3. The computer program product of claim 2, wherein the displaying comprises displaying on the graphical user interface a table, the table including one or more future virtual machine-to-host mappings at a particular point in time, and specifying the one or more alert conditions.

4. The computer program product of claim 2, wherein the displaying comprises displaying a graphical representation on the graphical user interface, the graphical representation including at least a portion of the plurality of future virtual machine-to-host mappings, and indicating that one or more alert conditions exist.

5. The computer program product of claim 1, wherein the adjusting comprises:

determining, by the processor, that an adjustment is to be made to the current migration plan; and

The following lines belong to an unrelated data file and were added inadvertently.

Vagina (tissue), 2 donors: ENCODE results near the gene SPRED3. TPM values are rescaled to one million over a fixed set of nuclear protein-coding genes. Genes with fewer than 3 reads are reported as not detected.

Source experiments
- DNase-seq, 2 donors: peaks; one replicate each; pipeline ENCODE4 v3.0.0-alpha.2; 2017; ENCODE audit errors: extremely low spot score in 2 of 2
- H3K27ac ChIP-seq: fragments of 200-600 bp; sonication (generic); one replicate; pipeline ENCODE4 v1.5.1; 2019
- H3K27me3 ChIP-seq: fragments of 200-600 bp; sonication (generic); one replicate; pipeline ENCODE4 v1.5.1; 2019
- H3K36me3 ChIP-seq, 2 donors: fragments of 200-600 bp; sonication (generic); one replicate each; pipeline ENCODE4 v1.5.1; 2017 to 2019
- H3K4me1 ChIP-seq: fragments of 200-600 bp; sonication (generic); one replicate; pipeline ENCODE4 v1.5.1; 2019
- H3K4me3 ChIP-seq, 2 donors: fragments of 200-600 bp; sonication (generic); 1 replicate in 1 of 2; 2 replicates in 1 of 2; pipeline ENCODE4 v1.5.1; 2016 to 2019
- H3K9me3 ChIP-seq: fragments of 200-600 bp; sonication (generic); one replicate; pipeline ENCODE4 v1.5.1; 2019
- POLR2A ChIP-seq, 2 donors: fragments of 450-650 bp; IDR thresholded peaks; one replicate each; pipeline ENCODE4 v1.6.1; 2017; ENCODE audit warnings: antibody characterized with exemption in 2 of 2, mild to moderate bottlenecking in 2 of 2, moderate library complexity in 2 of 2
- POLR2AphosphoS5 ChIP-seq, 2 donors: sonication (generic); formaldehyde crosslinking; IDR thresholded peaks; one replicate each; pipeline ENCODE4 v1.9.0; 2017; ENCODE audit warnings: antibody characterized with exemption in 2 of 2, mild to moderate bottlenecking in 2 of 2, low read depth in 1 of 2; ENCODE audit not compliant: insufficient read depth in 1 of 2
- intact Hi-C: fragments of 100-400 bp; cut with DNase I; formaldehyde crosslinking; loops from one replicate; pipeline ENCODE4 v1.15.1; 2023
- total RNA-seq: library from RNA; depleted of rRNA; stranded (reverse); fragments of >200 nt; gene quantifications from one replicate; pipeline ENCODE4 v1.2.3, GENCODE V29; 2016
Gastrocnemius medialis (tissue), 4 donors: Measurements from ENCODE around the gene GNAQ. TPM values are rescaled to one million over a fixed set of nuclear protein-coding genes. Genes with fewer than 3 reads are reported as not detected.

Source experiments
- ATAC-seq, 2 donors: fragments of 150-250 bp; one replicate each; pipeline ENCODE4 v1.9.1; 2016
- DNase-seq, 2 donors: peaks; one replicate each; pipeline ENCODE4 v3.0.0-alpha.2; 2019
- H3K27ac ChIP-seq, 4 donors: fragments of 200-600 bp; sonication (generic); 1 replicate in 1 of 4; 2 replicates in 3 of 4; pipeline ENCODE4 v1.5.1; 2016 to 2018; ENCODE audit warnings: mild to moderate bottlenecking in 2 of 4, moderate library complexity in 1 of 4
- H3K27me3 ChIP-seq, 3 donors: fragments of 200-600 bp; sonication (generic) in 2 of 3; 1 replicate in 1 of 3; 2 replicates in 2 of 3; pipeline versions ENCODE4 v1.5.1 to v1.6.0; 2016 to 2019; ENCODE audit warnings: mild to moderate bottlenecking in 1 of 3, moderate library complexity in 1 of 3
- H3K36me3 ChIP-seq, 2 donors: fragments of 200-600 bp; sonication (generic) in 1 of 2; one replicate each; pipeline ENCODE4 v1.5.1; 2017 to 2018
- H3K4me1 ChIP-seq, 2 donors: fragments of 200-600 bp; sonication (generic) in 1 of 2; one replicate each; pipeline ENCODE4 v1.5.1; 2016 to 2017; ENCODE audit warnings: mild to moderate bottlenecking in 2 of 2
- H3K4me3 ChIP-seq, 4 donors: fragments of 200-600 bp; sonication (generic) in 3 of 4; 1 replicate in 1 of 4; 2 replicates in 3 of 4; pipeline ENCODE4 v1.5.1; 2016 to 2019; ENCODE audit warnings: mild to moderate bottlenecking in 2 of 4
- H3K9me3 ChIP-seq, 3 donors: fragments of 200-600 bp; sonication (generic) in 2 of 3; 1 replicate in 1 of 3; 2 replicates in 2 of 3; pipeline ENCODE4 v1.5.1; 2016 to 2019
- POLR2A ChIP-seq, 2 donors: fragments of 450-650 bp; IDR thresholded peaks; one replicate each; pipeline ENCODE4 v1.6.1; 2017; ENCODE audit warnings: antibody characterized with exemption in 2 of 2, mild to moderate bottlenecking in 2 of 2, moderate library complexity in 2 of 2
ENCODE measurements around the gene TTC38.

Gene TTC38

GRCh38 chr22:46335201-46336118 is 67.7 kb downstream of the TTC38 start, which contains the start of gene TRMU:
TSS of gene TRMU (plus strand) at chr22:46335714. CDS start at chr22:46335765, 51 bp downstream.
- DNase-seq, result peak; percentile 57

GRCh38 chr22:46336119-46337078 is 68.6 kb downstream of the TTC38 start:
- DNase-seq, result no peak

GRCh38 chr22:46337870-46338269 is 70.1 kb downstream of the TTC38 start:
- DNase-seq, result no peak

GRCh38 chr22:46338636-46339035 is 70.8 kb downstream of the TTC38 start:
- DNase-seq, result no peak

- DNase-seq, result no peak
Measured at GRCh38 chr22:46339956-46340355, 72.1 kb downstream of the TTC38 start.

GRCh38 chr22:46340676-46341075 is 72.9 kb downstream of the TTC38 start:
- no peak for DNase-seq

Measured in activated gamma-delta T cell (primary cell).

performing, by the processor, the adjustment to the current migration plan to provide a revised current migration plan.

6. The computer program product of claim 1, wherein the adjusting comprises:

obtaining, by the processor, an indication by a user that an adjustment is to be made to the current migration plan; and
performing, by the processor, the adjustment to the current migration plan to provide a revised current migration plan.

7. The computer program product of claim 6, wherein the obtaining the indication comprises determining that the user performed an action on the graphical user interface to indicate that an adjustment is to be made.

8. The computer program product of claim 7, wherein the action comprises at least one of a drag and drop of a selected virtual machine on a chosen host, or a pin action to pin a virtual machine on a host.